Abstract Body

Bictegravir (BIC) is an investigational, once-daily, unboosted HIV integrase strand transfer inhibitor (INSTI) with potent in vitro activity against most INSTI-resistant variants. BIC is currently in development as a single tablet regimen (STR) coformulated with FTC/TAF for treatment of HIV-1 infection in adults and adolescents. Clinical pharmacology assessments of the PK, ADME and DDI potential were performed.

A single- (SD) and multiple-dose (MD) randomized, double-blind, placebo-controlled (6 active; 2 placebo/cohort) of staggered dose-escalation evaluated SD BIC 5, 25, 50, 100, 300 or 600 mg; or once-daily MD 5, 25, 50, 100 or 300 mg for 14 days (fasted) in healthy volunteers. An ADME/ mass balance study included 8 healthy male subjects dosed with a SD 100 mg plus 100 µCi [14C]-labeled BIC. Blood, urine and feces samples were analyzed for total radioactivity and pooled plasma and excreta samples were radio-profiled. An open-label, six cohort (n=15/cohort), fixed sequence and cross-over study assessed the DDI liability of BIC as a victim through utilization of CYP3A4, UGT1A1, and/or P-gp inhibitors and inducers. Safety was assessed throughout each study.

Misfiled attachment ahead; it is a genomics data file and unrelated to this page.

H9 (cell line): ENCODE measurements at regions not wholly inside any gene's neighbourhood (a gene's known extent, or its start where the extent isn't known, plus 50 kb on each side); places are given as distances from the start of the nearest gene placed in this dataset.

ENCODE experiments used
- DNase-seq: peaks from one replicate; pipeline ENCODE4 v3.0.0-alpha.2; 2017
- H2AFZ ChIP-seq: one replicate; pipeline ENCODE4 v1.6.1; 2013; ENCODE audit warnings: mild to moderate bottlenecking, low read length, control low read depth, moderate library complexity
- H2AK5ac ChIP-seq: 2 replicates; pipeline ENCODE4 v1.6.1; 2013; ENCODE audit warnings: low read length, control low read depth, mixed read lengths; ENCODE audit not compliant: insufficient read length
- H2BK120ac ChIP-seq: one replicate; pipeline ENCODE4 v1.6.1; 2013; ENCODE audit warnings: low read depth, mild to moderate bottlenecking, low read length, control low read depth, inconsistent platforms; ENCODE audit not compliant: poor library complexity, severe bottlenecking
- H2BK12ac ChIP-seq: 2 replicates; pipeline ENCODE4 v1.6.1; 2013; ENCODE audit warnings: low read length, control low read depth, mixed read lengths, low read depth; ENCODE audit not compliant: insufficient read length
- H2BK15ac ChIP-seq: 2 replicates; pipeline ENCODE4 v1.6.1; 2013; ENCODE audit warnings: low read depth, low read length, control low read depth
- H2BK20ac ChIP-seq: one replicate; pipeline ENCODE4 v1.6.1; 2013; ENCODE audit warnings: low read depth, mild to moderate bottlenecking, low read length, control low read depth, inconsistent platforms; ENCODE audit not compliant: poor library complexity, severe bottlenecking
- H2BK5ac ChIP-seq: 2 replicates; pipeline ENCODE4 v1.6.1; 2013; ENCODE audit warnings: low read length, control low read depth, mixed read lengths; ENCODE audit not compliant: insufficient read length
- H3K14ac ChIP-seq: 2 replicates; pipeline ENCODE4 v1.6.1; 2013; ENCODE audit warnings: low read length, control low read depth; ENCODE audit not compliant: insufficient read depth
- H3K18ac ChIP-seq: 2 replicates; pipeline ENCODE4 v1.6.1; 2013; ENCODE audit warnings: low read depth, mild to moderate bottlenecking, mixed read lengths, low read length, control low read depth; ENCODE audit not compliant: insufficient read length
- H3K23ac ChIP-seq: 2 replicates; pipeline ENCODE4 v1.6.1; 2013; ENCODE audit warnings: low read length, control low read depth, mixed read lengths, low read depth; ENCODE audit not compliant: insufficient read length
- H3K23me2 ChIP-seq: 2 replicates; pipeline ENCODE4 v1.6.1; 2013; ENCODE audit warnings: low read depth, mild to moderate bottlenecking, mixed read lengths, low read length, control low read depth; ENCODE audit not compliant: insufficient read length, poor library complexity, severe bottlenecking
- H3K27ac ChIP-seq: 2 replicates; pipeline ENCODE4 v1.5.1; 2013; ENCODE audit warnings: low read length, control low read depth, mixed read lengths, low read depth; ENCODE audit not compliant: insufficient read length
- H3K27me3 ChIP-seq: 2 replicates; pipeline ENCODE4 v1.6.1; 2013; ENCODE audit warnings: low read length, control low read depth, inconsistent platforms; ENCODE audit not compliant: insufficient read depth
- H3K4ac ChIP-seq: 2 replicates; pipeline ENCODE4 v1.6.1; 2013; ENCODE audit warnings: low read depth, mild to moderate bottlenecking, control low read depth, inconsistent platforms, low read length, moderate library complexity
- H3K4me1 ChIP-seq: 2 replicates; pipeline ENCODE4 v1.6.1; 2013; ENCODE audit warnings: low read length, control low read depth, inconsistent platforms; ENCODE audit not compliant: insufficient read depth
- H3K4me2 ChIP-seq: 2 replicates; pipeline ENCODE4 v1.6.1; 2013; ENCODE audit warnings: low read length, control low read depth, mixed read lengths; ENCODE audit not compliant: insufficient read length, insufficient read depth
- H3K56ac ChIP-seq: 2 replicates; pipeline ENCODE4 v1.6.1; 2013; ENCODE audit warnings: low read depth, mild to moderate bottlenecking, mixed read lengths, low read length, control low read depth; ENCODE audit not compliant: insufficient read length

BIC exposure was dose proportional following SD of 25-100mg. Accumulation at steady-state was approximately 1.6x, consistent with the observed half-life of approximately 18 hours. Following a SD of [14C]-labeled BIC, the total recovery of radioactivity was 95% ± 1.5%, with 60% ± 5.5% from feces and 35% ± 5.0% from urine. Balanced glucuronidation and oxidation contributed to the major clearance pathways of BIC. The DDI study (Table 1) showed increased BIC AUC (61-74%) by CYP3A4 inhibitors voriconazole and DRV/COBI, but showed a greater increase (~4x) by potent dual inhibitors of UGT1A1 and CYP3A4, ATV and ATV+COBI. Coadministration of BIC with a potent CYP3A4/UGT1A1/P gp inducer, rifampin resulted in a 75% decrease of BIC AUC; in contrast, a lesser reduction (38%) was associated with the moderate CYP3A4/P gp inducer, rifabutin. Overall, BIC was well tolerated at all doses studied. No deaths, SAEs, or Grade 3 or 4 AEs were reported. The safety profile for BIC did not differ with increasing doses of SD or MD.

The favorable BIC PK profile supports once daily dosing. The DDI results of BIC are consistent with its ADME profile, in which both CYP3A4 and UGT1A1contributed to BIC elimination. BIC was safe and well tolerated in healthy volunteers.